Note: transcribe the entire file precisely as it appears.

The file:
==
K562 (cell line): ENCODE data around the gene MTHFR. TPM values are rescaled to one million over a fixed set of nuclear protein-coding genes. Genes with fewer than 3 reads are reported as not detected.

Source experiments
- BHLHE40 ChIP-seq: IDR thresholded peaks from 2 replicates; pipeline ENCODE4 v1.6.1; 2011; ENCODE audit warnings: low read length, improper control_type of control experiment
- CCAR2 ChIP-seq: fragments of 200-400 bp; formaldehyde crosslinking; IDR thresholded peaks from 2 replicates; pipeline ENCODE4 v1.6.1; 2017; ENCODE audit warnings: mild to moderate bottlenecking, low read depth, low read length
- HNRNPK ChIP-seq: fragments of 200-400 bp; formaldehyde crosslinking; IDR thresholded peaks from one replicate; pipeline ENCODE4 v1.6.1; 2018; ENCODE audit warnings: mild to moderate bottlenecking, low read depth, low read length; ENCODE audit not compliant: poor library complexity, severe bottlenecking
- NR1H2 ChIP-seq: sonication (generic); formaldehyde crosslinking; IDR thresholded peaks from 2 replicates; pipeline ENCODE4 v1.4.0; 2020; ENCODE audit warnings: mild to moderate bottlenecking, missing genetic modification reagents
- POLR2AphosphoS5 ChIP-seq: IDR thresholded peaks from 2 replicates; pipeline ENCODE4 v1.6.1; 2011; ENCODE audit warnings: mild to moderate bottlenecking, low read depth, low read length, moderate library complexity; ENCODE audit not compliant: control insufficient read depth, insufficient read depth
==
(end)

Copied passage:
K562 (cell line): ENCODE data around the gene MTHFR. TPM values are rescaled to one million over a fixed set of nuclear protein-coding genes. Genes with fewer than 3 reads are reported as not detected.

Source experiments
- BHLHE40 ChIP-seq: IDR thresholded peaks from 2 replicates; pipeline ENCODE4 v1.6.1; 2011; ENCODE audit warnings: low read length, improper control_type of control experiment
- CCAR2 ChIP-seq: fragments of 200-400 bp; formaldehyde crosslinking; IDR thresholded peaks from 2 replicates; pipeline ENCODE4 v1.6.1; 2017; ENCODE audit warnings: mild to moderate bottlenecking, low read depth, low read length
- HNRNPK ChIP-seq: fragments of 200-400 bp; formaldehyde crosslinking; IDR thresholded peaks from one replicate; pipeline ENCODE4 v1.6.1; 2018; ENCODE audit warnings: mild to moderate bottlenecking, low read depth, low read length; ENCODE audit not compliant: poor library complexity, severe bottlenecking
- NR1H2 ChIP-seq: sonication (generic); formaldehyde crosslinking; IDR thresholded peaks from 2 replicates; pipeline ENCODE4 v1.4.0; 2020; ENCODE audit warnings: mild to moderate bottlenecking, missing genetic modification reagents
- POLR2AphosphoS5 ChIP-seq: IDR thresholded peaks from 2 replicates; pipeline ENCODE4 v1.6.1; 2011; ENCODE audit warnings: mild to moderate bottlenecking, low read depth, low read length, moderate library complexity; ENCODE audit not compliant: control insufficient read depth, insufficient read depth